Inside Hollywood’s first gay bar: Call Her Savage (1932)
This scene from Clara Bow’s 1932 comeback movie was the first of its kind (that is, the first Hollywood film to depict what is clearly a gay bar complete with same sex couples) and would be the last for the next 30 years until Otto Preminger’s 1962 Advise and Consent. In this scene heiress Nasa Springer (Bow) has asked Jay Randall (Anthony Jowitt) to show her around New York. Their detour to the above bar is fascinating both as a contemporary recreation and for the lack of snide remark or comment of any kind it elicits from Bow, her beau, director John Francis Dillon, or writers Edwin J Burke and Tiffany Thayer. Neither the bar nor its patrons require either ridicule or explanation, they simply exist. There are several rather seedy scenes in this movie but this is certainly not one. In that respect Call Her Savage stands in stark opposition to 1962′s Advise and Consent where the infamous gay bar scene is essentially a way of illustrating the corruption and general seaminess of certain characters, gay bar scenes thus functioning as a kind ‘eye into the underworld’ for several decades following. I should point out for the sake of fairness that Savage is quite an un-PC film by today’s standards. But it is revealing of Pre-Code era filmmaking that miscegenation is more taboo and elicits a greater need for censure and explanation than either homosexuality or female promiscuity.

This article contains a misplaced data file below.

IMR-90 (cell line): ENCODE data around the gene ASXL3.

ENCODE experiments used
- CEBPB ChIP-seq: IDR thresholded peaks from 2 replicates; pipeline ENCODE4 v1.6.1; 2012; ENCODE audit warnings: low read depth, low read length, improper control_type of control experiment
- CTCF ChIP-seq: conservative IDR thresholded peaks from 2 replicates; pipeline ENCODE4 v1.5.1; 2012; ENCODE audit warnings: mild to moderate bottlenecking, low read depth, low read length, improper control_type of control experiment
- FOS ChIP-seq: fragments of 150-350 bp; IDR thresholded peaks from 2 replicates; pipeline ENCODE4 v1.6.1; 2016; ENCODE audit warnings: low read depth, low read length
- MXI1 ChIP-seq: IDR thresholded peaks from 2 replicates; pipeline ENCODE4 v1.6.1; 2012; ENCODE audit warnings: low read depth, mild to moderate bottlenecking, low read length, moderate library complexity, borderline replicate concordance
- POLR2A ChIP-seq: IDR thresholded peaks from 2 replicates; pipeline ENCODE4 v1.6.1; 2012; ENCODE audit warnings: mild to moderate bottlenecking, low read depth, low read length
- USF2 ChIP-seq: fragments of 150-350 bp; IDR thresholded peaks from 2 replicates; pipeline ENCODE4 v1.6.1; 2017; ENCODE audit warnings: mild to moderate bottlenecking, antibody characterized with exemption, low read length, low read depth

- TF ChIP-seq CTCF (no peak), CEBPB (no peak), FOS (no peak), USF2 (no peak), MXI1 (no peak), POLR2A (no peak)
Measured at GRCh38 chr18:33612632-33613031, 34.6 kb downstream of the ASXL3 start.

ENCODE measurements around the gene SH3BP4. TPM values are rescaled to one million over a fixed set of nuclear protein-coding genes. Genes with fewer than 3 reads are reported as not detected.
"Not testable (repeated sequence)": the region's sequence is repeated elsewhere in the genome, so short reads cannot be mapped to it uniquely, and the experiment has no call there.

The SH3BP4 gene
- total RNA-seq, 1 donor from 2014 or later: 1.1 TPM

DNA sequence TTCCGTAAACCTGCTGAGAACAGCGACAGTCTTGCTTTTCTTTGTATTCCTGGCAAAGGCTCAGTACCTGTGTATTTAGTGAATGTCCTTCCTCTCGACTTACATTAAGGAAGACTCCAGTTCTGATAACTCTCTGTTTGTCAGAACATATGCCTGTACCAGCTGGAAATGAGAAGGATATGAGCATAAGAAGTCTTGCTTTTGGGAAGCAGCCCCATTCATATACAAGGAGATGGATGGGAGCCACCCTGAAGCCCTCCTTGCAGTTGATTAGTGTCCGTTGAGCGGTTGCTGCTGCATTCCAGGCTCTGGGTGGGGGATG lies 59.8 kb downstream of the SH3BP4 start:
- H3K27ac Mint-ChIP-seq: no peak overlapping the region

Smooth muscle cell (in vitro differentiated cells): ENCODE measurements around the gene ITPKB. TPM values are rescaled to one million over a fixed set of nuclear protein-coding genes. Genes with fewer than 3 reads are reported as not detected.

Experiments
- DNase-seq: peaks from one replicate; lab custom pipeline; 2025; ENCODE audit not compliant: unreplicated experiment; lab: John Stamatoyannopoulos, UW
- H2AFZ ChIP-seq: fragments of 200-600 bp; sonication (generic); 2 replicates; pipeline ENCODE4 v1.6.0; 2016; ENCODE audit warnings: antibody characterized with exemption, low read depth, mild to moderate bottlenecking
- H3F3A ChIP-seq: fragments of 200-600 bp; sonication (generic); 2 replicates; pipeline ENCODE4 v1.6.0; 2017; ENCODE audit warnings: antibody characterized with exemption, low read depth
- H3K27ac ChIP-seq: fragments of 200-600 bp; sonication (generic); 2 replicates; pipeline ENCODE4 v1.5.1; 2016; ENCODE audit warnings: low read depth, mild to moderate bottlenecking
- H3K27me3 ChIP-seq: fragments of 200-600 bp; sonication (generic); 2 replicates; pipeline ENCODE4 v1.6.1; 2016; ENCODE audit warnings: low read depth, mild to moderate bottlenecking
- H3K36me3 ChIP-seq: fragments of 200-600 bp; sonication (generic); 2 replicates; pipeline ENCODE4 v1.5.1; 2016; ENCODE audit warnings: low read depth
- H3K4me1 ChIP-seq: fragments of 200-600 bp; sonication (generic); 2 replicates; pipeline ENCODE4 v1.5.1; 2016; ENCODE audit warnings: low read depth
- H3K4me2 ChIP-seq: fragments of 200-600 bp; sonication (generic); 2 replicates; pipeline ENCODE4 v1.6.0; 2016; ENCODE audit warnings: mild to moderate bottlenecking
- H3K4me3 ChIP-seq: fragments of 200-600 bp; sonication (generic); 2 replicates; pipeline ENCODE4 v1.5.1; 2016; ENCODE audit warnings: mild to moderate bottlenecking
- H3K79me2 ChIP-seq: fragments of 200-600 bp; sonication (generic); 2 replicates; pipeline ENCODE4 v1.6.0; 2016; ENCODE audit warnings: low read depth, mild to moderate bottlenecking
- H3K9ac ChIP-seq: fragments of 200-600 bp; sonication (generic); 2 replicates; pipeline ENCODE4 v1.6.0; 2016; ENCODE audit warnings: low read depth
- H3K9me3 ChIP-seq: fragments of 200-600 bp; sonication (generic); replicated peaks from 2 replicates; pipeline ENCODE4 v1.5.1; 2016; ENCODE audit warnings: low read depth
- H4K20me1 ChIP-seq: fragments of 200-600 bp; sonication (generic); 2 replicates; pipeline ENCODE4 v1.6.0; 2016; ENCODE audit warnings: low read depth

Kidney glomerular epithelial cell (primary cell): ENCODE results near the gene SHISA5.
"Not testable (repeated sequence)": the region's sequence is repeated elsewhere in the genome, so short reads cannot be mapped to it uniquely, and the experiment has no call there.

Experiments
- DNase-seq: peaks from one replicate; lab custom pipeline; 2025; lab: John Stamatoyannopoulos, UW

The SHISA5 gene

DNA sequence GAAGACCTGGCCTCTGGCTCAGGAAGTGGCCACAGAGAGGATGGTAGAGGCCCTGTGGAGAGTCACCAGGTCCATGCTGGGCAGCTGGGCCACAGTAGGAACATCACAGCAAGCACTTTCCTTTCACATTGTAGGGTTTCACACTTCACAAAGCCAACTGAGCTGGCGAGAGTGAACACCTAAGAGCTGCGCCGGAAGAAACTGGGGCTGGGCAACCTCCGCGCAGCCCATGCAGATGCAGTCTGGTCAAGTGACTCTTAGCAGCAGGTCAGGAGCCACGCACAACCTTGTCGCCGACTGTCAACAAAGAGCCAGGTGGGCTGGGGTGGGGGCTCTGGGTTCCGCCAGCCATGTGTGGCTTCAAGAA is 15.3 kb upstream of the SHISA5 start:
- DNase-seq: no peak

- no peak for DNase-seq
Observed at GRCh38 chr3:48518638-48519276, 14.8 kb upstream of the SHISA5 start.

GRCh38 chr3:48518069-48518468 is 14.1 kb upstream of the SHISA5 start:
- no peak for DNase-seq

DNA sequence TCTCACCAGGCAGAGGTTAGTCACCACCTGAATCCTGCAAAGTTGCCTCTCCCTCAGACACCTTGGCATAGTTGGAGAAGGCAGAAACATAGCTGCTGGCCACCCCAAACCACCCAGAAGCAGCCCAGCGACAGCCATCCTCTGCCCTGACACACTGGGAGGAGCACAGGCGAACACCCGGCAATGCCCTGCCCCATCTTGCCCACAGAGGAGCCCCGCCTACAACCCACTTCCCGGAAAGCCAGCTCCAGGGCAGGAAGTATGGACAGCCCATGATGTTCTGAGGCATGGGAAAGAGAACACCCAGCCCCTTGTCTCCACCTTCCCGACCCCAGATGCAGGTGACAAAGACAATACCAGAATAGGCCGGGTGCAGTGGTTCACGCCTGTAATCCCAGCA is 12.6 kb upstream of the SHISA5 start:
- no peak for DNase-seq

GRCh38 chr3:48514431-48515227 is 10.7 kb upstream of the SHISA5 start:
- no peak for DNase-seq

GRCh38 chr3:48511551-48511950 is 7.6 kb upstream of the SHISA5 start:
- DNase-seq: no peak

Bow and Jowitt aside, all actors in these scenes are uncredited extras, including the very good dancing waiters.
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James Buchanan Barnes went to war and got captured by the enemy. Steven
Grant Rogers became Captain Amerian to save his childhood best friend
and that’s what he did. But after going through hell, could Bucky really
resume his life and live the way he used to before all of this
happened? Steve hopes so, therefore he brings him back to Bucky’s
favorite bar to go lady-hunting.
invisible!” Bucky exclaimed, defeated after the girl left.
second time tonight a pretty girl came up to Steve and him and
started cooing and giggling at Steve’s every word all the while
looking at him like he was the most delicious eye candy she had every
laid her eyes on. It was simply infuriating to see the roles swapped
turning into you, it’s like a horrible nightmare!” He realized the
irony of the situation.
Steve must have felt the whole time – every time Bucky charmed a
girl and he was left alone at the bar, not even drinking more than
one beer because he had such a low tolerance for alcohol. Now, only
God knows if he even could get drunk anymore with his super
solider serum filled blood. And the guy had the audacity to enjoy
himself right now!